Christianity 201

July 16, 2017

Make an Effort

by Russell Young

How disturbing it is to hear the proclamation that everything has been done for the believer and that all that is required of him or her is to sit back and enjoy the ride. The Lord said, “Make every effort to enter through the narrow door, because many, I tell you, will try to enter and will not be able to.” (Lk 13:24 NIV)

The teaching of God’s “sovereign grace” has pervaded the thoughts and teachings that are being directed to those who sincerely want to gain God’s eternal kingdom. The term “sovereign grace” does not exist in the Word; consequently, its understanding is a construct of man. Certainly, God is sovereign over all things and over the application of his grace. In this sense, God’s grace is really God’s sovereign grace. The problem is that the interpretation and application of grace has evolved into an understanding that may not be biblical.

The Hebrew word often accepted as applying to grace is chen which means,

1. Favor, grace, charm
• a. favor, grace, elegance
• b. favor, acceptance (

The Greek term for grace is charis and has been defined as, “the unmerited or undeserving favor of God to those who are under condemnation.” (Paul Enns, Moody Bible Handbook of Theology, 196) A common understanding may be “unmerited favor,” but that can have a very broad application, or a very narrow one. Many New Testament scholars have accepted that God has completed the eternal salvation of the confessor because of his or her belief. Even in this, however, the understanding of belief varies from person to person.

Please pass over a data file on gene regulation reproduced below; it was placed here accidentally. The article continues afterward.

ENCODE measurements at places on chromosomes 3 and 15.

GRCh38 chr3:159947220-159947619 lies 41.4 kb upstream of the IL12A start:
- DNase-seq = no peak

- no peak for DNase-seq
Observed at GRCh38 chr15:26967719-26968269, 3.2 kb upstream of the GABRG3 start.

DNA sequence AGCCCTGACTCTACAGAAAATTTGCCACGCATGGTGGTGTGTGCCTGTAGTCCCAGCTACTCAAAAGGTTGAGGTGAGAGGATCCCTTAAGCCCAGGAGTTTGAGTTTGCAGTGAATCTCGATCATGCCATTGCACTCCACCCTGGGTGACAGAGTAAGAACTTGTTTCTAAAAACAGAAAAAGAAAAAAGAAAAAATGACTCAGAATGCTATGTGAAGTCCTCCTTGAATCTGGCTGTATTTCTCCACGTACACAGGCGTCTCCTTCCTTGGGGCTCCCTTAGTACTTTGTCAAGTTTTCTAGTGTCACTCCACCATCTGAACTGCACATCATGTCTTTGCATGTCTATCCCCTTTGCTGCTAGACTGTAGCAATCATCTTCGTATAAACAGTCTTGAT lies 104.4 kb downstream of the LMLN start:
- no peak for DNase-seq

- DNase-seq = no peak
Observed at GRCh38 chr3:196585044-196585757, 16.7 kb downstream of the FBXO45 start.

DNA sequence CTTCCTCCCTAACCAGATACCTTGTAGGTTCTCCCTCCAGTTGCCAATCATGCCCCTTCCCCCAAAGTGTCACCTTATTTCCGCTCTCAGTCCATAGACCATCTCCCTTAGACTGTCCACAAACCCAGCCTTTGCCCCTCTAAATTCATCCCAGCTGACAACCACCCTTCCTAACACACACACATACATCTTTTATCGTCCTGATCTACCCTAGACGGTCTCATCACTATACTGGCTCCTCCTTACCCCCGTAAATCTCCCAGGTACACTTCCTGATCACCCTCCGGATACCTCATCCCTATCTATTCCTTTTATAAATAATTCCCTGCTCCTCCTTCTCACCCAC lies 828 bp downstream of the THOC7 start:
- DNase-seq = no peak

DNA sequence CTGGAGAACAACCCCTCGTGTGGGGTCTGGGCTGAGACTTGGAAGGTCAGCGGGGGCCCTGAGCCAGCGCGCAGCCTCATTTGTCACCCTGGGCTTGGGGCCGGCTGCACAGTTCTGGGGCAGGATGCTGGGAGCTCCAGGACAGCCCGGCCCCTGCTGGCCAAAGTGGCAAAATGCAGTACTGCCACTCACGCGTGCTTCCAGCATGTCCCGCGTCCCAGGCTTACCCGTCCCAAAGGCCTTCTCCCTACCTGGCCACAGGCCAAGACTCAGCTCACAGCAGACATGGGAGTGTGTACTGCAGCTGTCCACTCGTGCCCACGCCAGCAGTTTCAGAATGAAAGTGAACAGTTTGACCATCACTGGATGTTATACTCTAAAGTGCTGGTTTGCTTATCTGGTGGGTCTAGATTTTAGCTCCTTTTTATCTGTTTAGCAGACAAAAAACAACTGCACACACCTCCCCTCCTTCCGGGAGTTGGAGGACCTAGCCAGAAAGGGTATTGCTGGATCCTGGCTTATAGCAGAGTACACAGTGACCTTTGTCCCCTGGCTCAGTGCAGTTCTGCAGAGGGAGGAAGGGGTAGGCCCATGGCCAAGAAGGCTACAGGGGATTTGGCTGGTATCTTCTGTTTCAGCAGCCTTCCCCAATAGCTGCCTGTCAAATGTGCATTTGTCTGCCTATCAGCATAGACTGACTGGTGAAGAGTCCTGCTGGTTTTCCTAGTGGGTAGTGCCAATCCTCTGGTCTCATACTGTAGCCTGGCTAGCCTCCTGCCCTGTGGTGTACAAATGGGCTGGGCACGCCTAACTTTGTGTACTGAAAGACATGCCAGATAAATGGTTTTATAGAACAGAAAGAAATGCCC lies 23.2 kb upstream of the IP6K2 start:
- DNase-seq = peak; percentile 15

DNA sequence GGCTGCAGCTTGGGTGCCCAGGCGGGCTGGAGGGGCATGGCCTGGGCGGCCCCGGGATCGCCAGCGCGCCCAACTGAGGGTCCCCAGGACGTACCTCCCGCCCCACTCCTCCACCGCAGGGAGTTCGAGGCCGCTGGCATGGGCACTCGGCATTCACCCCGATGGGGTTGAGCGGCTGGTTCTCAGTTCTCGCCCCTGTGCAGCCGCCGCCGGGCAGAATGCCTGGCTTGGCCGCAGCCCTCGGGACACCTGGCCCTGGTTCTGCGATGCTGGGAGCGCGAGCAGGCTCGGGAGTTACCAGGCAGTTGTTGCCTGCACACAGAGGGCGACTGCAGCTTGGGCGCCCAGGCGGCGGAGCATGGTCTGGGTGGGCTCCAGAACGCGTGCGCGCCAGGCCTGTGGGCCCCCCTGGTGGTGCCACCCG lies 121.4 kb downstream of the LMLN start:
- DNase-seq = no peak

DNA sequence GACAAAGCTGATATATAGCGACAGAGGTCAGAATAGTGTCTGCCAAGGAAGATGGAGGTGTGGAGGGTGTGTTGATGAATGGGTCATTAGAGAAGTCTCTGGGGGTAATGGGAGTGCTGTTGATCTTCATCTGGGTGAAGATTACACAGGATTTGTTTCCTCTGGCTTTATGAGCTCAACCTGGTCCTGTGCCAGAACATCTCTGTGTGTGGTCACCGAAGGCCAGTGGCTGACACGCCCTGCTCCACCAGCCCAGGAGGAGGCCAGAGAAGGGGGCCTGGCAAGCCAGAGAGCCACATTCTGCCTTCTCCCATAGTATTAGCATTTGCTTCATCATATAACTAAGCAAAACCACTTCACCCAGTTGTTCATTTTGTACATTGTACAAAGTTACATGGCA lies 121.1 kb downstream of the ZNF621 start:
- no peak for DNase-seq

The Lord taught that an “effort” was required. This thought is often dismissed because an effort is not consistent with the understanding of God’s sovereign grace, and implies “works” which is clearly presented as being ineffectual in the achievement of the believer’s eternal hope. Somehow the requirement of ‘effort’ must be understood in relation to both grace and works.

Peter wrote that “[Christ’s] divine power has given us everything we need for life and godliness through our knowledge of him who called us by his own glory and goodness. Through these he has given us his very great and precious promises, so that through them you may participate in the divine nature and escape the corruption in the world caused by evil desires.” (2 Pet 2: 3─4 NIV) He has identified that it is through his “precious promises” that we may “participate in” the nature or soul-likeness of Christ and by so doing escape the corruption caused by evil desires. It is through the knowledge of his promises that a person can become like him. Knowledge in itself does not accomplish anything; knowledge must be used or correctly applied before it can have an effect. The application requires “effort.”